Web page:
The 2012 Global Gender Gap Report
ranks the US just behind Cuba and Canada and just ahead of Mozambique and Burundi. The Geneva, Switzerland-based WEF
, best known for its annual meeting of international political, economic and cultural luminaries in Davos
, based its rankings on a list of 14 indicators used to determine each nation's gender equality gap. Each of the 14 indicators fell under one of four main categories: economic participation and opportunity, educational attainment, health and survival and political empowerment.
The 10 nations with the most gender equality for 2012 are: Iceland, Finland, Norway, Sweden, Ireland, New Zealand, Denmark, The Philippines, Nicaragua and Switzerland.
The 10 nations with the least gender equality are: Zimbabwe, Uzbekistan, Tunisia, Belarus, Angola, Yemen, Pakistan, Chad, Syria and Saudi Arabia.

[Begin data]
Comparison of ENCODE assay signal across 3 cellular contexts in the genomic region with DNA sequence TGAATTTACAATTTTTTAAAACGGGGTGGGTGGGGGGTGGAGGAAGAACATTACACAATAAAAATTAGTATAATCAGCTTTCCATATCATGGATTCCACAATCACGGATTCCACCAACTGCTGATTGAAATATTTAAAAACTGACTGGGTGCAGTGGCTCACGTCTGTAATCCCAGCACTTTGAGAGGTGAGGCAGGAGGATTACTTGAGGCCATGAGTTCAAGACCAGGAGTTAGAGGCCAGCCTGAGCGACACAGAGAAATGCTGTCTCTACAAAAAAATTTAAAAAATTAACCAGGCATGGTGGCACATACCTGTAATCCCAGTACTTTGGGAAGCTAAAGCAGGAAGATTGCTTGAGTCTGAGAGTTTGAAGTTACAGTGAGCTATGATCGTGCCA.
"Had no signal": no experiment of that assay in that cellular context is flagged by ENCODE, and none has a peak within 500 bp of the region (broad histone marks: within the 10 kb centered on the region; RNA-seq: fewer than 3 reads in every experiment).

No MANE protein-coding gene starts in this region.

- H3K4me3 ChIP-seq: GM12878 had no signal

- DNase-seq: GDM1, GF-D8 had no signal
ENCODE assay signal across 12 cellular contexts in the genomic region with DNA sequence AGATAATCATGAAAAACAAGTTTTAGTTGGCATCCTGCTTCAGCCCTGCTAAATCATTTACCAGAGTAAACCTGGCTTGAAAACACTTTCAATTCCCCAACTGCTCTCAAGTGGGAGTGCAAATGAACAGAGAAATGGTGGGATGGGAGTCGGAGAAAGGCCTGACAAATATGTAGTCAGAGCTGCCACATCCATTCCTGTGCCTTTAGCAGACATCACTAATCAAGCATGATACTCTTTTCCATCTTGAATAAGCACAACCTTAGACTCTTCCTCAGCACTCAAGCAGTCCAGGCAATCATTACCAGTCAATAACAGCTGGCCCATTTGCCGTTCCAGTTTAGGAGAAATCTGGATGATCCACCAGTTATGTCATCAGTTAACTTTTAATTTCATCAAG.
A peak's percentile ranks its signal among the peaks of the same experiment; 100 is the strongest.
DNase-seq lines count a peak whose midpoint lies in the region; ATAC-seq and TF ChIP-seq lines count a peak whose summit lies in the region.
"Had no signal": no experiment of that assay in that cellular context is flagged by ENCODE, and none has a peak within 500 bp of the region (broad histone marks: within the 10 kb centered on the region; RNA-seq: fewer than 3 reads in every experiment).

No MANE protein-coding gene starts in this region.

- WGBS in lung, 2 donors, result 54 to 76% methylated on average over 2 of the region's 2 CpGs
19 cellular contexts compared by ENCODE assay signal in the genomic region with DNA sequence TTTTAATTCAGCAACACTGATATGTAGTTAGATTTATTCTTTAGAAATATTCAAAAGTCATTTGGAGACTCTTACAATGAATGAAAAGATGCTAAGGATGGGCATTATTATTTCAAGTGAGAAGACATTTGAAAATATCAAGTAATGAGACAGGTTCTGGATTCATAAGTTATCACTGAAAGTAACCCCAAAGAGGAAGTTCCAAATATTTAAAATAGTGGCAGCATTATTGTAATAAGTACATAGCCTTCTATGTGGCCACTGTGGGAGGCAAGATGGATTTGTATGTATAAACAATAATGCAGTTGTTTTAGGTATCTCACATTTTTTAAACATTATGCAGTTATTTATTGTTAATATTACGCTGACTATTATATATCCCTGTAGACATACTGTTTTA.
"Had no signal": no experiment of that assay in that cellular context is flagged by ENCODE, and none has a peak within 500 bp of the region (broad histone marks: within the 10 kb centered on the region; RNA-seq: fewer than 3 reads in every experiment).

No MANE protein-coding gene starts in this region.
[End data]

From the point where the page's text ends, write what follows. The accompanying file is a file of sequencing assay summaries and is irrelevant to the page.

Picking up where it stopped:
The United States slipped considerably in the WEF rankings since last year when it ranked 17th. Both the US and Canada fell from the top 20 in 2012. The WEF cites "a small decrease in the secondary education ratio and in the percentage of women in ministerial positions" as the reason for the lower rankings.
The report cited "increases in the perceived wage equality ratio and estimated earned income ratio" as well as the "very high" literacy and primary, secondary and tertiary education enrollment as positives for the United States. But it noted the "below global average" level of political empowerment of American women-- only 17 percent of national legislators are women.
The WEF report coincides with the Wednesday release of a study from the American Association of University Women
that found full-time working women who recently graduated from college earn, on average, only 82 percent
as much as their male peers.